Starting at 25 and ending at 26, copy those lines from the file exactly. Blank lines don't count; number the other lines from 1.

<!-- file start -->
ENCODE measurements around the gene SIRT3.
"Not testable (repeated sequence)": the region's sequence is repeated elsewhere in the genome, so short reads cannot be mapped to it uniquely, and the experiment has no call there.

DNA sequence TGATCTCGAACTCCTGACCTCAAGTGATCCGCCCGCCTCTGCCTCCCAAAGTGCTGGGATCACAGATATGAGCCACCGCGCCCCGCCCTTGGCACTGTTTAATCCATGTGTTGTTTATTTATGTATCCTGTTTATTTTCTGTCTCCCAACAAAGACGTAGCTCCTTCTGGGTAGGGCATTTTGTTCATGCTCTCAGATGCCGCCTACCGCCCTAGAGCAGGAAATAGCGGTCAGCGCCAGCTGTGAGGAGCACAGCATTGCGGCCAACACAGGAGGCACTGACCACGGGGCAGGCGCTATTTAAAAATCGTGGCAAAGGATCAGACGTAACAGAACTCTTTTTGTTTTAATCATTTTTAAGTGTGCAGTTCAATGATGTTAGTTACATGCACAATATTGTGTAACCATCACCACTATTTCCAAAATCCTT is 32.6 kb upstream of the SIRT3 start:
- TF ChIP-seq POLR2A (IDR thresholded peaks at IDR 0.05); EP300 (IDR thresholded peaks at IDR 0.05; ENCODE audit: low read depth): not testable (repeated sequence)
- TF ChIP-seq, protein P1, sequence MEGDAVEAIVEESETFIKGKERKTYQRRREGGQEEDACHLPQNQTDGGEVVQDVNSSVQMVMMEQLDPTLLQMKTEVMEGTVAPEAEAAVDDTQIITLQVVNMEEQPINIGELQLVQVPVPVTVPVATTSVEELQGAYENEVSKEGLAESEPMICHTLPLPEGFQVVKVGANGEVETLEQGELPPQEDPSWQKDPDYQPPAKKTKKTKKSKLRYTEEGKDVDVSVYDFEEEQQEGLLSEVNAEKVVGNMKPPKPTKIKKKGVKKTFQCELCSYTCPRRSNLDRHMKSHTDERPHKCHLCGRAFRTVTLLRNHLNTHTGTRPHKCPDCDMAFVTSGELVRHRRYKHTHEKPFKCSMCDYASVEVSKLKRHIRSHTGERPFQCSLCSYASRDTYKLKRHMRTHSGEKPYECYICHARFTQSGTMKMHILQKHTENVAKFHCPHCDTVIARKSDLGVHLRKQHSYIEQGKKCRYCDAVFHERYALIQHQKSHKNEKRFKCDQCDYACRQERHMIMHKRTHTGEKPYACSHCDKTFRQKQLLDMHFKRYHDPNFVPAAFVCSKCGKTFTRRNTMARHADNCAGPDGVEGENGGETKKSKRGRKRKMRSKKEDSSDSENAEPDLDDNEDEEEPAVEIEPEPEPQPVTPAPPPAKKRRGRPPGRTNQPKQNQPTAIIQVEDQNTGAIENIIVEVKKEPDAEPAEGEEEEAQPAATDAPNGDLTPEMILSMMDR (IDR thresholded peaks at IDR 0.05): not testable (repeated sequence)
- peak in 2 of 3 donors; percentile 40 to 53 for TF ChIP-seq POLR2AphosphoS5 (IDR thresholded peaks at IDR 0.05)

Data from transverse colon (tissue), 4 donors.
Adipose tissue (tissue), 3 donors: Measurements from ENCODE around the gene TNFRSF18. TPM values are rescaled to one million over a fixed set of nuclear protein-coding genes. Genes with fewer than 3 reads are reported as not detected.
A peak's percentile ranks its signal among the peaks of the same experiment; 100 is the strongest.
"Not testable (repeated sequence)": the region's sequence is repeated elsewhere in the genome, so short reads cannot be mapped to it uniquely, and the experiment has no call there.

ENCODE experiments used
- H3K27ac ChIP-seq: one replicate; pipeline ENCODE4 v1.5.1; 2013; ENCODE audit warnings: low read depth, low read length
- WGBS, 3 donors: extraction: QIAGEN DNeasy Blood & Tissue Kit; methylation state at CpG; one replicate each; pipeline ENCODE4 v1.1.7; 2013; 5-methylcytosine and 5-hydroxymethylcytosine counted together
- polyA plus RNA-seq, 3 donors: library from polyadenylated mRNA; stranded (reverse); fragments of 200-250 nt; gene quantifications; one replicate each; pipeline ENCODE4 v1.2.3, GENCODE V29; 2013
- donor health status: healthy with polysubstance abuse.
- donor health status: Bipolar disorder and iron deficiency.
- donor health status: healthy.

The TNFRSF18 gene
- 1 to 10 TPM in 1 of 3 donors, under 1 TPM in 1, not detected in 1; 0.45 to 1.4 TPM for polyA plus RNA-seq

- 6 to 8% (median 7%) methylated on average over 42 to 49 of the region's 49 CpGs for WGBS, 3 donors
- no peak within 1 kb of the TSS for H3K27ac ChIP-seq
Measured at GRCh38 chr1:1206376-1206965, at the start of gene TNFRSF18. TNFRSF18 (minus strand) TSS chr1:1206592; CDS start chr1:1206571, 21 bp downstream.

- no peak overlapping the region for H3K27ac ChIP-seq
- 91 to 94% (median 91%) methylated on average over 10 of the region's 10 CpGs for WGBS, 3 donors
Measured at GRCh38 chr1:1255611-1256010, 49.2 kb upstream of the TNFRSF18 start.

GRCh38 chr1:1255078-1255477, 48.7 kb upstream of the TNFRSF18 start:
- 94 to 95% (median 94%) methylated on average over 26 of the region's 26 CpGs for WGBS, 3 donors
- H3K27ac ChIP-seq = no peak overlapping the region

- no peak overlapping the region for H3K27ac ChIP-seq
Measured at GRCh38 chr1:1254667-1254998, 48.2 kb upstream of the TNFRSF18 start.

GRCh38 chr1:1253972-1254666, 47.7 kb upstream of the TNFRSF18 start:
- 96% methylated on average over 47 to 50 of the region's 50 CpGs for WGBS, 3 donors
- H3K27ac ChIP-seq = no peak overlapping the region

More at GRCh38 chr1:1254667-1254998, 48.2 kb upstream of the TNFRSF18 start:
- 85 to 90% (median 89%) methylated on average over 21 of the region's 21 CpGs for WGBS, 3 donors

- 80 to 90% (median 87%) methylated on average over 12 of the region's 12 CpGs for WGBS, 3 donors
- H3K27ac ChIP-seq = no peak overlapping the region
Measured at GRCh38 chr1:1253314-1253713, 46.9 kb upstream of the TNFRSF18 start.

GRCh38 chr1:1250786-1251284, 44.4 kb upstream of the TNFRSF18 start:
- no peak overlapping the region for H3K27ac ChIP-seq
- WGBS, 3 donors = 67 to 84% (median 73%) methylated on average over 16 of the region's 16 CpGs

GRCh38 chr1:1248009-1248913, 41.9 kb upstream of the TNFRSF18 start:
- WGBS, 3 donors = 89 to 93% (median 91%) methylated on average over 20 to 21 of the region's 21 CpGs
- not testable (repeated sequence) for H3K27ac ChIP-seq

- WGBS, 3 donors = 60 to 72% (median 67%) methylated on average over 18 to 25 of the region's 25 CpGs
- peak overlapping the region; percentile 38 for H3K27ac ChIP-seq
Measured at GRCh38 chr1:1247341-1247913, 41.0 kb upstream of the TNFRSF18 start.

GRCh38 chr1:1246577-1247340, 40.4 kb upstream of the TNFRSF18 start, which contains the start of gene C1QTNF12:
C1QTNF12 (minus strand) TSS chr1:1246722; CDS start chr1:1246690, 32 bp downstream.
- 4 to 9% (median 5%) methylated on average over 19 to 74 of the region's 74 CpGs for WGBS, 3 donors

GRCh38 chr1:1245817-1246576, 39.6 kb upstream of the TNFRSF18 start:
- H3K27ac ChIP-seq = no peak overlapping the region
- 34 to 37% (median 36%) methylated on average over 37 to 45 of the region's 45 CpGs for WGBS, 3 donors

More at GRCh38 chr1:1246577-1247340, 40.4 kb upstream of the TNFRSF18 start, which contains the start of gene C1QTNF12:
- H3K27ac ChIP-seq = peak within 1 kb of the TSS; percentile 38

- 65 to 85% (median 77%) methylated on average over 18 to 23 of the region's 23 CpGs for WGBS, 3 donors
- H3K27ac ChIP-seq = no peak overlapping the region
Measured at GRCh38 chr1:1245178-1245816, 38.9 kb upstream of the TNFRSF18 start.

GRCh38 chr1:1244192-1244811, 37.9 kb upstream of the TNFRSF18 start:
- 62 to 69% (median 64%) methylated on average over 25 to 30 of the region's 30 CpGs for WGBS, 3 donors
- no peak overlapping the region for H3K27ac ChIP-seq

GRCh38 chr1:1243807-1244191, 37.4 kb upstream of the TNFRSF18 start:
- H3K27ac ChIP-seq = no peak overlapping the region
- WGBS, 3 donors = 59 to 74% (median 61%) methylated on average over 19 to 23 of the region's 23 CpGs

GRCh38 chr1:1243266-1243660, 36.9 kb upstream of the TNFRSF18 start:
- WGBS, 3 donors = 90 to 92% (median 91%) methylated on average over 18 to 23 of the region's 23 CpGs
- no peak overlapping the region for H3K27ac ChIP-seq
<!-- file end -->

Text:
Measured at GRCh38 chr1:1255611-1256010, 49.2 kb upstream of the TNFRSF18 start.

GRCh38 chr1:1255078-1255477, 48.7 kb upstream of the TNFRSF18 start: